"Hello, big bwana," Billy said.

Cannon thrashed and spun about like a hooked fish. He continued to grab at the rope above his head, but this did nothing. The knot tightened, biting into his flesh.

Billy watched Cannon spin wildly and kick his legs Billy remembered how Cannon had cut the throat of the man Hanson called Small. He thought of how Cannon had put the coal in the palm of his hand and laughed about it. He thought about all this as Cannon spun and bucked against the rope. Then Cannon spun less fast and hardly kicked at all.

Billy, his foot still in the loop, watched and waited Even after Cannon had ceased to spin or kick, after he tongue protruded from his mouth like a black sod stuffed with cotton, he held his place. He listened to the sounds of the animals in the jungle and he looked up to see the moon through a slit in the boughs. The moon was as white as bone.

A full five minutes later, Billy took his foot from the little loop and dropped to the ground, allowing Cannon's corpse to crash into the brush. Billy recovered the dropped rifle and removed the knife from Cannon's body. Just to make sure, he carefully cut the big man's throat.

Billy climbed back into the tree and found a clutch of limbs on which he could rest. He fell into a deep sleep and when he awoke, sunlight was cutting through the boughs and vines and spraying him with heat.

Climbing down, he checked the corpse of Cannon. It was covered in insects. He left the body, and found plants with succulent roots. He dug them up with the knife shook the dirt from them, sliced them, and ate. They were pithy, but satisfying. Having eaten, Billy clutched the rifle and started back toward where he had left Hanson and the big black man.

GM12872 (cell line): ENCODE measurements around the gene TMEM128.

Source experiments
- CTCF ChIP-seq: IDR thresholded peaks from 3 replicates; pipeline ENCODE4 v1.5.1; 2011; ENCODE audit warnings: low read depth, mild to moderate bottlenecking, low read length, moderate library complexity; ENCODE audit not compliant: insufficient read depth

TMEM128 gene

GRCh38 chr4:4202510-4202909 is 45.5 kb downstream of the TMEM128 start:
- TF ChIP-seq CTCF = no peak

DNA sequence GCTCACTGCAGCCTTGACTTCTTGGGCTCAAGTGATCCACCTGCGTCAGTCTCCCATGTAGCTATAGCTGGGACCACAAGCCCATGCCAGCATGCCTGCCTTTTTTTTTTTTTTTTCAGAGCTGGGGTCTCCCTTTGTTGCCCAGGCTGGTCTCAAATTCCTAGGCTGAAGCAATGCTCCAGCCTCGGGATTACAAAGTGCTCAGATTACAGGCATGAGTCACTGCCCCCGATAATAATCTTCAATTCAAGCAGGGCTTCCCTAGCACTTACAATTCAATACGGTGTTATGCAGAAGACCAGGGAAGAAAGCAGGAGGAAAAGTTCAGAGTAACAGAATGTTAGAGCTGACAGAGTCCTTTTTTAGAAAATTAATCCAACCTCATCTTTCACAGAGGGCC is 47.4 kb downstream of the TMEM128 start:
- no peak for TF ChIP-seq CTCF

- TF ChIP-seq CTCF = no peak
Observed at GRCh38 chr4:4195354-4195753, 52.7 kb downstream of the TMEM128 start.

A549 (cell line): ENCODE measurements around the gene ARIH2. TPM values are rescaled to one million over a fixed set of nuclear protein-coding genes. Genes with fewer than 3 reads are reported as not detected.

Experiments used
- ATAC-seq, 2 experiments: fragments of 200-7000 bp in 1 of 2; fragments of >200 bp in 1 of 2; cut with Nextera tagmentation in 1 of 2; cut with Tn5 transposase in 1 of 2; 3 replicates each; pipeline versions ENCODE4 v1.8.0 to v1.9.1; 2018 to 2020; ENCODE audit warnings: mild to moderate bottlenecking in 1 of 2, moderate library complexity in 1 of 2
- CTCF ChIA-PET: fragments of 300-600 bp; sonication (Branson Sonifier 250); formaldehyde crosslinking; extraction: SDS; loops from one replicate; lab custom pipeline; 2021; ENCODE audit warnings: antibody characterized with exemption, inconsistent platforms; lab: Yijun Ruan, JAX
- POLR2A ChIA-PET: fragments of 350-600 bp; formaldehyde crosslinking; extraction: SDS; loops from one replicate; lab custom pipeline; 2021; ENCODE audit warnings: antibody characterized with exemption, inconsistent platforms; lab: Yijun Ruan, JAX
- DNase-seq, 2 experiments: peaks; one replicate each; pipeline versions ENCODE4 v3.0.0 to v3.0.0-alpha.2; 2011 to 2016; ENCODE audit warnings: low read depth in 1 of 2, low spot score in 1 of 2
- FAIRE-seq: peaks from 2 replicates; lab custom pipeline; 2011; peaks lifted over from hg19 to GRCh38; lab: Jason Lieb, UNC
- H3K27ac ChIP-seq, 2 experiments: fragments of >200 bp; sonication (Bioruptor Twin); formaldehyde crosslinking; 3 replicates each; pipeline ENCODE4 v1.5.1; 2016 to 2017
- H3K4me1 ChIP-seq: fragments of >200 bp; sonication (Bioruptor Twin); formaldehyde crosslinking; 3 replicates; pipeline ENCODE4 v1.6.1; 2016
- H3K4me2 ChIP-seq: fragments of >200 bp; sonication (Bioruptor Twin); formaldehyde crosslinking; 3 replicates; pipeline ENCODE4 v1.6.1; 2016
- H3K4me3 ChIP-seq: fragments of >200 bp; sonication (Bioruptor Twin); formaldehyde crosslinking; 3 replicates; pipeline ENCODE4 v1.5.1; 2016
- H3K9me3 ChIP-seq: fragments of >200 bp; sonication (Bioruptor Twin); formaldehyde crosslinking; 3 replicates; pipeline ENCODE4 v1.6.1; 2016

A few hours after daybreak, Hanson's anger began to subside. His disposition was still dark, but he began to feel human again. He allowed Wilson to put on clothes from one of the packs and eat from a tin of meat. He made him sit with his feet tied, however, and he never once ceased to point the rifle at him.

He looked at where the fire had been in the trail. It had died out and there were only little wisps of smoke crawling up from it, coasting on air, climbing into the treetops. He drank from a canteen, poured some of the water into a cup, and offered it to Wilson while he held the rifle to his head. When Wilson took the cup, Hanson returned to his vigil, and this was interrupted by a voice.

"Bwana, it's me."

"Billy?" Hanson called.

Billy broke out of the jungle smiling. "I come up on you sneaky-like," he said. "But I didn't want to be too sneaky, so you shoot my head off."

"I thought I was being sneaky," Hanson said. "Camping off the trail like this."

"Not so sneaky," Billy said.


"No problem," Billy said, and drew his finger across his throat.

"Good," Hanson said, then to Wilson: " What do you think about that?"

Wilson sighed. "Well, I reckon that's all right. I didn't like the sonofabitch no how."